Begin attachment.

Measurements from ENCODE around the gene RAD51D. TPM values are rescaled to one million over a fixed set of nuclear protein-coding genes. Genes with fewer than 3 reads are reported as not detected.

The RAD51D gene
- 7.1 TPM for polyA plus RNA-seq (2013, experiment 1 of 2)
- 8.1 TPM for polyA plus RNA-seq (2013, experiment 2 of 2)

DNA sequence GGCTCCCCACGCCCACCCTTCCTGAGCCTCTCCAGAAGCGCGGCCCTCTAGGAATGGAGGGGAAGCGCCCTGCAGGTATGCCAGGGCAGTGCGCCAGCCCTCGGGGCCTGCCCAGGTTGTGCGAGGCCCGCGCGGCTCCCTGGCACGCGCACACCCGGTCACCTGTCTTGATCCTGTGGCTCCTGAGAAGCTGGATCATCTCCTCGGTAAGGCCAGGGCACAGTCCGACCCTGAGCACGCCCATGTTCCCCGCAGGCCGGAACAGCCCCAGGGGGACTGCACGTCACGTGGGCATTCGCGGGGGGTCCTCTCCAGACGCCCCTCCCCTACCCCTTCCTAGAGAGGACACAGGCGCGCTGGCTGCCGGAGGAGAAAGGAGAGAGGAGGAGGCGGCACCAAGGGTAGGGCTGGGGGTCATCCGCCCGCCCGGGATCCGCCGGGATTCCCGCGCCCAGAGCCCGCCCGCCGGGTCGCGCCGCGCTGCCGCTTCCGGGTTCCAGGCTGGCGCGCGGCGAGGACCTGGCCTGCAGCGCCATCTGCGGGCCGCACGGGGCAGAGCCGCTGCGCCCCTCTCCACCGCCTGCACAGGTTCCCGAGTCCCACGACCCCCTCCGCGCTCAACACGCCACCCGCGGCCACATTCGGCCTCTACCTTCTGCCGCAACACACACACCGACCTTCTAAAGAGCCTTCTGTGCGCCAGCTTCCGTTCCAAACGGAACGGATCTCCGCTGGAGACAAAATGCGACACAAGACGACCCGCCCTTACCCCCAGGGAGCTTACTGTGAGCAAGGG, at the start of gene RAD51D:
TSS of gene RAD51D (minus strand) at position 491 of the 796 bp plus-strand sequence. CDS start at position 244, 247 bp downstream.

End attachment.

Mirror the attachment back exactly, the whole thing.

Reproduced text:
Measurements from ENCODE around the gene RAD51D. TPM values are rescaled to one million over a fixed set of nuclear protein-coding genes. Genes with fewer than 3 reads are reported as not detected.

The RAD51D gene
- 7.1 TPM for polyA plus RNA-seq (2013, experiment 1 of 2)
- 8.1 TPM for polyA plus RNA-seq (2013, experiment 2 of 2)

DNA sequence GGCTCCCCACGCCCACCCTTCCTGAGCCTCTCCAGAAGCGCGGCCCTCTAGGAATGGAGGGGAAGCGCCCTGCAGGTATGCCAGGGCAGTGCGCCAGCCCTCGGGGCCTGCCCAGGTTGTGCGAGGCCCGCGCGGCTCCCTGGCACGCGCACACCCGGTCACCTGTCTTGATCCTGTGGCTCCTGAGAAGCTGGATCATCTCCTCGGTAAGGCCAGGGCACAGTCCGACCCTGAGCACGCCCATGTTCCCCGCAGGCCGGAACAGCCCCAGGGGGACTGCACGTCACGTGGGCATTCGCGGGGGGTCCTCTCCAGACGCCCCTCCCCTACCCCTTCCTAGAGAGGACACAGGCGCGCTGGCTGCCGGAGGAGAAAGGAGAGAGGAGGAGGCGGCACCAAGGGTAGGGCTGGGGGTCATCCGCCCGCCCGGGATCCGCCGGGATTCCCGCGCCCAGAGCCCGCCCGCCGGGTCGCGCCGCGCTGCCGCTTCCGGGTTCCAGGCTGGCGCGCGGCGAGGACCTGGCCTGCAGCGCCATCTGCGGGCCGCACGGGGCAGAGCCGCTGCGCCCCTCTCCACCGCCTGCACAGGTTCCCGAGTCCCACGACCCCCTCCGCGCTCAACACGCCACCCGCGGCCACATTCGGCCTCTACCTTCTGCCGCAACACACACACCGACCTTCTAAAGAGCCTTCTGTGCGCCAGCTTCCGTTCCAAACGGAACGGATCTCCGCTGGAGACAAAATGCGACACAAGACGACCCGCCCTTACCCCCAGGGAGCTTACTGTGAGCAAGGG, at the start of gene RAD51D:
TSS of gene RAD51D (minus strand) at position 491 of the 796 bp plus-strand sequence. CDS start at position 244, 247 bp downstream.